Today’s post is based on a recent homily that Fr. Michael Schleupner gave at Mass for the Sisters of Bon Secours. Let’s prayerfully read this lesson from scripture and remember to welcome all of God’s children into our hearts.

Including Others for Spiritual WholenessJesus heals

Readings:   Philippians 1:1-11, Luke 14:1-6

This morning I want to point out two details in the gospel. And I think each detail has some lesson for us.

First, today we see the fourth time in Luke’s gospel where Jesus heals someone on a Sabbath day. There are two incidents of this in John’s gospel and one in Mark’s – a total of seven such incidents where Jesus heals on the Sabbath.

What is the significance? Why the Sabbath and why not a Monday or Friday or whenever?

The idea seems to be that the physical healing points to spiritual healing. Jesus physically heals on the Sabbath to highlight the spiritual healing that the Sabbath is all about, the spiritual wholeness that he as God brings to human life.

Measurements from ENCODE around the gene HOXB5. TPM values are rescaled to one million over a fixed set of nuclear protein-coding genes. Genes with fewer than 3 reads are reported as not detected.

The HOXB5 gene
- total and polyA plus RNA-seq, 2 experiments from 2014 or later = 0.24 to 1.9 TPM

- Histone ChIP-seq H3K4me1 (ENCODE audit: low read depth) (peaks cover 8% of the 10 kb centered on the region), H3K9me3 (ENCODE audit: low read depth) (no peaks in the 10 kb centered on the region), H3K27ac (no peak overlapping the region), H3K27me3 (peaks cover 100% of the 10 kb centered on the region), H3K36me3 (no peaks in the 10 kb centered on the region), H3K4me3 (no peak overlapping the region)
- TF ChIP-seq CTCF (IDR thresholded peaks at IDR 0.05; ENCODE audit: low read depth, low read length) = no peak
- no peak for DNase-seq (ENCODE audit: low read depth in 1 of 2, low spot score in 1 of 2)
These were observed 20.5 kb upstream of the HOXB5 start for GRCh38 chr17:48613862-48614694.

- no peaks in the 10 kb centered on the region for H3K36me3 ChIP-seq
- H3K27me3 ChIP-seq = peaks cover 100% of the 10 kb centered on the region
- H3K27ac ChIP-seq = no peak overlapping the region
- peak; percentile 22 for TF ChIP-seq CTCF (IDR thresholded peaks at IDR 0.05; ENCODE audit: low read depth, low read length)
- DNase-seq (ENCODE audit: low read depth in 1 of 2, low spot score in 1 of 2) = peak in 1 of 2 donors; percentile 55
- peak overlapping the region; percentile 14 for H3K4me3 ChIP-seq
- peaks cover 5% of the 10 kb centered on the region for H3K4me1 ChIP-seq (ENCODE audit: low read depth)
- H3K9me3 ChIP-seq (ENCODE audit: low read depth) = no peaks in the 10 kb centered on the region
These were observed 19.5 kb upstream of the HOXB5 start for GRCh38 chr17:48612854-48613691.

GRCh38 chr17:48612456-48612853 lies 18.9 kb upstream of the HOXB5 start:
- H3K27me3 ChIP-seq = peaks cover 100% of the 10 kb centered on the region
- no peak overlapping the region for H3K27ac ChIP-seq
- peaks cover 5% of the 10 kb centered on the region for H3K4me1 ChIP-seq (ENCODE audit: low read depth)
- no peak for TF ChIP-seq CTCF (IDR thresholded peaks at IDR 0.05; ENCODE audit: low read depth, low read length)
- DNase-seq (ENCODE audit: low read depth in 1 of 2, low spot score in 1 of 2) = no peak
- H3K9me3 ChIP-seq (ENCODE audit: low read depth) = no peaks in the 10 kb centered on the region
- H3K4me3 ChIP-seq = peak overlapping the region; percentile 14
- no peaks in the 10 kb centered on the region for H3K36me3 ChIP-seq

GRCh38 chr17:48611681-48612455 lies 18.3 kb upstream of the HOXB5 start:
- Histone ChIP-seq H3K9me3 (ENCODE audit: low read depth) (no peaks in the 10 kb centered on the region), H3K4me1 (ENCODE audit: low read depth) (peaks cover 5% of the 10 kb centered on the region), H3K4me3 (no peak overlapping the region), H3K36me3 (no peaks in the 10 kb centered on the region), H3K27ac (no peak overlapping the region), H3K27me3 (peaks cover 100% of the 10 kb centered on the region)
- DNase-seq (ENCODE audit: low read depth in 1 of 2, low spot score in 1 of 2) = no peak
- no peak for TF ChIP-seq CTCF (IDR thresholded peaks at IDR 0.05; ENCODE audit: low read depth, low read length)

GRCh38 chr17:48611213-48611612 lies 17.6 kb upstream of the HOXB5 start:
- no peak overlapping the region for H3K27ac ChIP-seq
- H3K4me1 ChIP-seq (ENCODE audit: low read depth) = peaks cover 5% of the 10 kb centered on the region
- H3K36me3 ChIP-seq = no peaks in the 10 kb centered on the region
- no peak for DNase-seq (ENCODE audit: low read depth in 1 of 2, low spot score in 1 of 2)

Jesus now offers us that spiritual healing through the Eucharist and the other sacraments, through the inspired Word of God, and also through the wisdom and compassion of one another. It is helpful for us to recall how Jesus offers us spiritual healing and wholeness today.

Then, Jesus does this healing while he is having dinner with a leading Pharisee. Throughout Luke’s gospel, Jesus shares meals with those labeled as sinners – like tax collectors.

And he shares meals with those not labeled as sinners but who still are sinners – like the religious leaders who were sinners because of their self-righteousness.

Jesus consistently draws others to God by being with them, by communion with them. He does not try to do this by excluding or shunning others or keeping distant from them.

I think this is a lesson that we as a Church and we as individual persons of faith need to bear in mind.  We draw others to God by including and not by excluding.

So, two details in today’s passage and each of them, I believe, contains an important lesson for us.

 

~ Father Michael Schleupner